WOLSZTAJN, Lejb. Mieczyslaw Garfinkel testified after the war, that Lejb Wolsztajn, a 13-year old boy from Zamosc deported to Belzec escaped, and his testimony is recalled:

Among those sent to Belzec was the wife of a co-worker of mine, Wolsztajn, a member of the municipal aid committee who was resettled from Wloclawek to Zamosc together with his two children, a daughter age 17 and a boy age 13. On Monday April 13, 1942, that boy announced himself at my apartment very early in the morning, looking extremely tired and frightened, saying that he had been transported to Belzec on Sunday morning. There, after the disembarkation from the cars, some SS officer addressed those assembled in the square, that because they were to make their way farther to the east, to labour, they all had to pass through disinfection and shower, and to that end they had to undress without delay and go into the barracks in front of them.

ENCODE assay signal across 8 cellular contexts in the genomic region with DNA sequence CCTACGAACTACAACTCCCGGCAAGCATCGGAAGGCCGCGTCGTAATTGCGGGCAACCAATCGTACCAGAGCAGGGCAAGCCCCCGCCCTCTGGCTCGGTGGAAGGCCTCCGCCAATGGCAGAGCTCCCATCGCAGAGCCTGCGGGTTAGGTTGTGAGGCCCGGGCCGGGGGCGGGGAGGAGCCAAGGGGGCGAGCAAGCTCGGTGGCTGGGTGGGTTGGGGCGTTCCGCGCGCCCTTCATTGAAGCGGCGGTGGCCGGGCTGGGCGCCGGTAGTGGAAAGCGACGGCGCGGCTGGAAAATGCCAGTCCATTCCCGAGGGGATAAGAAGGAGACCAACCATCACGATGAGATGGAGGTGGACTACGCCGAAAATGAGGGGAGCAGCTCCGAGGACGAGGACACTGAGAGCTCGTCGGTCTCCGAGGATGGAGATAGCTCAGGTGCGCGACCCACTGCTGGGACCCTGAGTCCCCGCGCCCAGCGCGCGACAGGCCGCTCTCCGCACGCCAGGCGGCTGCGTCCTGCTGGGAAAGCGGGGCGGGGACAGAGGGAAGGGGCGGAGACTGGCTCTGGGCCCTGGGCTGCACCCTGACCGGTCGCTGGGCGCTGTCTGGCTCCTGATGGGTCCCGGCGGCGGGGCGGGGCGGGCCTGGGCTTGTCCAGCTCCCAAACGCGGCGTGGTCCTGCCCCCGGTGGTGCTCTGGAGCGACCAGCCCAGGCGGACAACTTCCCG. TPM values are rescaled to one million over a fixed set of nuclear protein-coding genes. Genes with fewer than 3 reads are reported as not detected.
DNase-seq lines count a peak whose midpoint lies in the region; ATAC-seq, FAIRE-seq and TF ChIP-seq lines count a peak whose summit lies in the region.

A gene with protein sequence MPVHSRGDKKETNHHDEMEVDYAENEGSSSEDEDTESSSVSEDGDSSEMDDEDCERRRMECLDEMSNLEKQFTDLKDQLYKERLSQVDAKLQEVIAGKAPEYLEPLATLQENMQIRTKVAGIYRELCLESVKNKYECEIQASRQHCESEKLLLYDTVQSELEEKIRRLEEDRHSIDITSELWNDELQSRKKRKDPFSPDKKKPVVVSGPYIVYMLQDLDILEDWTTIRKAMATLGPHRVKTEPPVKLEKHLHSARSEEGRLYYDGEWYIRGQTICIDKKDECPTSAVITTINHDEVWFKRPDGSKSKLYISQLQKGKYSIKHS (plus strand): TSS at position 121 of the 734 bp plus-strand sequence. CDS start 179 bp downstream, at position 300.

He managed to hide at that point in an adjacent latrine pit, where he remained until late at night. He saw and heard how the naked people were beaten and herded into the barracks from which no one came out again, and furthermore he saw how after a certain time naked corpses were removed from the other side of the barracks on carts. This procedure occurred several times in the course of that Sunday with other transports that arrived at that time. At night he crawled under the barbed wire and made his way to freedom, and with the help of Gypsies living nearby he reached Zamosc. This was the first factual and credible account that I obtained from the Belzec death camp.Lejb Wolsztajn was deported again to Belzec in August 1942, where he perished.


Robert Kuwalek, Death Camp in Belzec, Panstwowe Muzeum na Majdanku, Lublin 2016

Chris Webb, The Belzec Death Camp, History, Biographies, Remembrance, ibidem-verlag, Stuttgart 2016

Rudolf Reder, Belzec, Fundacja Judaica Krakow 1999

Belzec Museum

Thanks to Tomasz Hanejko, Belzec Museum Director

Holocaust Historical Society April 16, 2020